Furthermore, some amplifiers are fitted with switches
(usually located on the rear panel) that adjust gain/
sensitivity.
With MA: the amplifier gain multiplier
2.2. Input sensitivity conversion to voltage gain in dB
If only input sensitivity is specified then calculating
voltage gain in dB will be a little more complicated.
The sensitivity of an amplifier depends of the
impedance of the load. Amplifiers have a lower
input sensitivity at lower impedances because the
voltage gain remains the same.
In the amplifier’s technical specifications, you will
find that sensitivity is specified for a given load
impedance. To calculate the voltage gain we will
therefore need: a) input sensitivity, b) the impedance
at which the sensitivity is given and c) the full rated
power for this sensitivity (and impedance). You
may then compute the voltage gain in dB using the
following formula:
With PA: the amplifier’s full rated power in Watts for the given sensitivity
ZA: the load impedance in Ohms at which the sensitivity is rated
2
SA: the amplifier input sensitivity in Volts
If the sensitivity is expressed in dBu instead of volts,
you may convert it using this formula:
3. Calculating the RMS limiter threshold
Now that the maximum RMS voltage (VL) that may
be applied to the speaker and the amplifier gain
(GA) are known, we can compute the maximum
RMS voltage at the output of the Intelli-X² (Vrms_max):
Note: M
anufacturers determine power handling of
a loudspeaker by the applying a test signal
(usually pink noise) over a period of several
hours. After this test, the driver should not
show any appreciable damage, which is
expressed as a percentage of change in the
specification. As our goal is to protect the
loudspeaker against any damage, we need to
ensure that the power is kept below the given
rated power handling figure.
Furthermore, all previous formulas are correct for
purely resistive loads and use of a steady sinusoidal
tone. Loudspeakers are not pure resistors (and you
probably won't just play sine waves), but these
assumptions are sufficient provided that some
margins are taken into consideration.
We therefore recommend using a margin of at
least 2 or 3 dB on the previously calculated Intelli-X²
maximum output voltage. The formula to obtain the
RMS limiter threshold is amended as follows:
4. Calculating the peak limiter threshold
Returning to the way manufacturers test their
speakers; the applied test signal usually has a
crest factor of 6 dB. You may also have noticed
that loudspeaker peak program power is mostly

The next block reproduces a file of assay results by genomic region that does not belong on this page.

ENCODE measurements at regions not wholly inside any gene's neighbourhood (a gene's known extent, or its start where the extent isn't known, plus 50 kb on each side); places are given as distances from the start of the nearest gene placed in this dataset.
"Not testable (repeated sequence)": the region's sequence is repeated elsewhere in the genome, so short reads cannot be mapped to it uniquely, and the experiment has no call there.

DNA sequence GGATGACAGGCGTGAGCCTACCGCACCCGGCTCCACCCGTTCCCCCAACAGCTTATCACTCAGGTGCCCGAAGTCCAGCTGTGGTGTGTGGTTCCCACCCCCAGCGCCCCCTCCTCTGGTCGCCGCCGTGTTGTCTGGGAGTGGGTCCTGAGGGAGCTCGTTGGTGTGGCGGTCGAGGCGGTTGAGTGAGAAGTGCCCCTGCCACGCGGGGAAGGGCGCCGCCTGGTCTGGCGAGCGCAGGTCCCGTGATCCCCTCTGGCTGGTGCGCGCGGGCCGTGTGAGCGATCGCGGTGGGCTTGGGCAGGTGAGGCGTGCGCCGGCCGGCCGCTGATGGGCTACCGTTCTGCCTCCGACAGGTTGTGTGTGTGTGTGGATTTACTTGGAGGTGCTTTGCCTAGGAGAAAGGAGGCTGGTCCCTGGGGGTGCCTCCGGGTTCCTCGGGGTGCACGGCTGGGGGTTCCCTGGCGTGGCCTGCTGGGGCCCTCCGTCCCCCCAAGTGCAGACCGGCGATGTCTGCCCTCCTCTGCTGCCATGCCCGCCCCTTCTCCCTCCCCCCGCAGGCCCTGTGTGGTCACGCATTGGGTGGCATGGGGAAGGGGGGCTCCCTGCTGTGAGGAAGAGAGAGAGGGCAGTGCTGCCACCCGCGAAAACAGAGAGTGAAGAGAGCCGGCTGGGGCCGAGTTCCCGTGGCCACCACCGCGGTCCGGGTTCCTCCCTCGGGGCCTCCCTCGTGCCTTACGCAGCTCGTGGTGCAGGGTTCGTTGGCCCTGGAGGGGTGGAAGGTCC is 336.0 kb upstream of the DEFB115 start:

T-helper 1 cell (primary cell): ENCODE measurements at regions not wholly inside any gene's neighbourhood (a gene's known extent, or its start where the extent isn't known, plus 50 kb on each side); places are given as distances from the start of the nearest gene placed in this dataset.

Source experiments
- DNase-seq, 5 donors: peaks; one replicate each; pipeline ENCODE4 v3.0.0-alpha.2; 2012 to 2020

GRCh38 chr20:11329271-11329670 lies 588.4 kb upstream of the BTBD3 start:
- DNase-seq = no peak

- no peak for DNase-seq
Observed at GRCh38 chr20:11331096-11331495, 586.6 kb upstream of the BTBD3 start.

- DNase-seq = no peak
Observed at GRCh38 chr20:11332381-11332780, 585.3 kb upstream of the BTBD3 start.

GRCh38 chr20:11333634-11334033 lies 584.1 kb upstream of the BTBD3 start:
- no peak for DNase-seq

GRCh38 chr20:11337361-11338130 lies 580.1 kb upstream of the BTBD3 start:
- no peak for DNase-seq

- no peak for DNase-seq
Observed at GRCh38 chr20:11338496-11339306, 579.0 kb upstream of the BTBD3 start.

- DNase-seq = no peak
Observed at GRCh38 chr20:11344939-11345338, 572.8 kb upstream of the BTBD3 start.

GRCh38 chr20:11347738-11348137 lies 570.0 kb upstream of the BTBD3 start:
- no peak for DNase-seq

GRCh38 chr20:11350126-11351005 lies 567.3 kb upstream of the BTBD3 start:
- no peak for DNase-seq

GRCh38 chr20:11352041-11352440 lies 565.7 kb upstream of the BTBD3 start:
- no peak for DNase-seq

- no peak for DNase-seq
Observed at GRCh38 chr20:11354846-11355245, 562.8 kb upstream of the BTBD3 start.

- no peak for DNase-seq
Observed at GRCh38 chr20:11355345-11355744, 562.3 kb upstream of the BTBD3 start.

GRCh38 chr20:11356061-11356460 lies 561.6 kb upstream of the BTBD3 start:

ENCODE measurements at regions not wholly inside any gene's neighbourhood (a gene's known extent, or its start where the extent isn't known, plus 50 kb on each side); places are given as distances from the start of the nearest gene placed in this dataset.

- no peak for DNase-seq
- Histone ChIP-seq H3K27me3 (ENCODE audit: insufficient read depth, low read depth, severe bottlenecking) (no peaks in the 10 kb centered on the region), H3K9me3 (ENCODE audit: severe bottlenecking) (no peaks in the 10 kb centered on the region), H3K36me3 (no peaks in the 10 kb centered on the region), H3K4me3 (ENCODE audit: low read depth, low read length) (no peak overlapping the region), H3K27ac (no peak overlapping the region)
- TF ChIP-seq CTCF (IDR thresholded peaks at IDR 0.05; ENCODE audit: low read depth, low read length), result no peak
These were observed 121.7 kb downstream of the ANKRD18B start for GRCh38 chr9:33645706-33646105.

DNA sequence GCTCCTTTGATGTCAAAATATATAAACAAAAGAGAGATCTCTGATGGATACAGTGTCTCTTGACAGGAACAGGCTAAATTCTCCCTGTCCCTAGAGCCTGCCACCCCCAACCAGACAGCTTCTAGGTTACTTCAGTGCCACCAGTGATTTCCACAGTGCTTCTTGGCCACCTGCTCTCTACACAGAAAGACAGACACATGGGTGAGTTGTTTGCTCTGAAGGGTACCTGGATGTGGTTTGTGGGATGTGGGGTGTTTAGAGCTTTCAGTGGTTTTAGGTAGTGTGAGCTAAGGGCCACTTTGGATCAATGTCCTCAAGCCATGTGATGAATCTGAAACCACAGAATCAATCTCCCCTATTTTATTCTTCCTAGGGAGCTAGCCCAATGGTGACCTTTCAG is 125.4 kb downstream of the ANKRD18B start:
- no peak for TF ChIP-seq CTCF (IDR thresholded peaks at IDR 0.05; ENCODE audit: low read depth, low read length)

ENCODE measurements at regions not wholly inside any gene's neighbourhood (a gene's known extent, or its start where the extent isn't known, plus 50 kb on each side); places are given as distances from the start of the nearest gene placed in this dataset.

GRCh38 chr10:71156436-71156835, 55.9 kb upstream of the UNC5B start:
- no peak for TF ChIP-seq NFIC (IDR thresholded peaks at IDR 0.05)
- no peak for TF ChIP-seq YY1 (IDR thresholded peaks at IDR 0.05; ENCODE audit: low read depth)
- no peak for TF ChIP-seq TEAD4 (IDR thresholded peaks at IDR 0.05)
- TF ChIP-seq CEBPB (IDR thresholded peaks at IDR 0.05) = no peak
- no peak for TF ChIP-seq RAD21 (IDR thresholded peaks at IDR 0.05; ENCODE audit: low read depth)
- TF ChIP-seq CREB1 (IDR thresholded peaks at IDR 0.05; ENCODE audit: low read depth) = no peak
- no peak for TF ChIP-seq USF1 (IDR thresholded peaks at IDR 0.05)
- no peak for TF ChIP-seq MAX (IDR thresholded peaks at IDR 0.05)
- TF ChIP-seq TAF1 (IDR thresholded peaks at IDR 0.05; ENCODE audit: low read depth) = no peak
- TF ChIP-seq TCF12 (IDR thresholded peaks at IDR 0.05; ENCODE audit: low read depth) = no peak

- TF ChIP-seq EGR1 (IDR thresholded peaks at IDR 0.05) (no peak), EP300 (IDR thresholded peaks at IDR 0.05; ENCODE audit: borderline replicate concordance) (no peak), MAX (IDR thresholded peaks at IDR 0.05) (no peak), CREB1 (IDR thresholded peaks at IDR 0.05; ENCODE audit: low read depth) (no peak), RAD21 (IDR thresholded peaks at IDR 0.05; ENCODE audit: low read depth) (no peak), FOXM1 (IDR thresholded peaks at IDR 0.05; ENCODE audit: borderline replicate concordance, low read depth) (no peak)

specified as being 4 times the continuous power.
Quadrupling the power into a resistor is equivalent to
doubling the applied voltage, which means adding
6 dB of gain. So we could deduce that setting the
Peak limiter 6 dB above the RMS stage would be
ideal. However, loudspeaker drivers can usually
withstand momentary power peaks well in excess of
those they are subjected to during power handling
tests. Furthermore music has a far higher crest factor
than pink noise. We recommend the Peak limiter
threshold should be set no higher than 9dB above
RMS limiter threshold. This should ensure sufficient
protection against driver over-excursion.
We now have to consider the clipping point of the
amplifier. Driving an amplifier in clip may have
dramatic and disastrous consequences on your
loudspeakers. If the amplifier is not powerful enough
or its voltage gain is very high, there is a risk that the
amplifier will clip before the limiter peak threshold is
reached.
4.1. Preventing amplifier clip
To prevent clipping, the peak limiter threshold (Vpeak_
) of the Intelli-X² must match or be set just below
the amplifier maximum input level. The maximum
input level, sometimes referred as input clipping may
usually be found in the technical documentation
in the form of a gain value in dBu (e.g. +15dBu or
+21dBu) or tension value in volt (e.g 16v). If the
clipping point is written in dBu, no further investigation
is required and this value may directly be use to set
the peak limiter threshold. A small margin may be
required.
max
Some amplifier manufacturers do not specify the
maximum input level but a maximum output voltage.
The maximum input level may be calculated as
follows:
WithVA_peak_max:the amplifier’s maximum output
level in Volts
Vpeak_max: the peak limiter threshold in dBu
3
5. Calculating attack and
release time constants
The Intelli-X2’’s attack and release time constants
are mainly related to the RMS limiter stage. The Peak
limiter has a virtually instantaneous attack time and
a release time logarithmically proportional to the
release time set in the RMS stage.
The primary purpose of the time constants is for sonic
enhancement, although the faster the attack time,
the more efficient the protection. However, if the
attack time is too short, transient suppression would
result (which typically is unwanted). Similarly, the
release time has no real protection purpose, but
correctly calculating the release time is necessary
in order to prevent the limiter from modulating the
programme material, which may sound unpleasant.
As a rule of thumb the Attack (Tattack) and Release
(Trelease) time constants should be set depending on
the frequency of the crossover’s high-pass filter:
4
With Tattack:limiter attack
milliseconds
time
constant
in
time
constant
in
Trelease:limiter release
milliseconds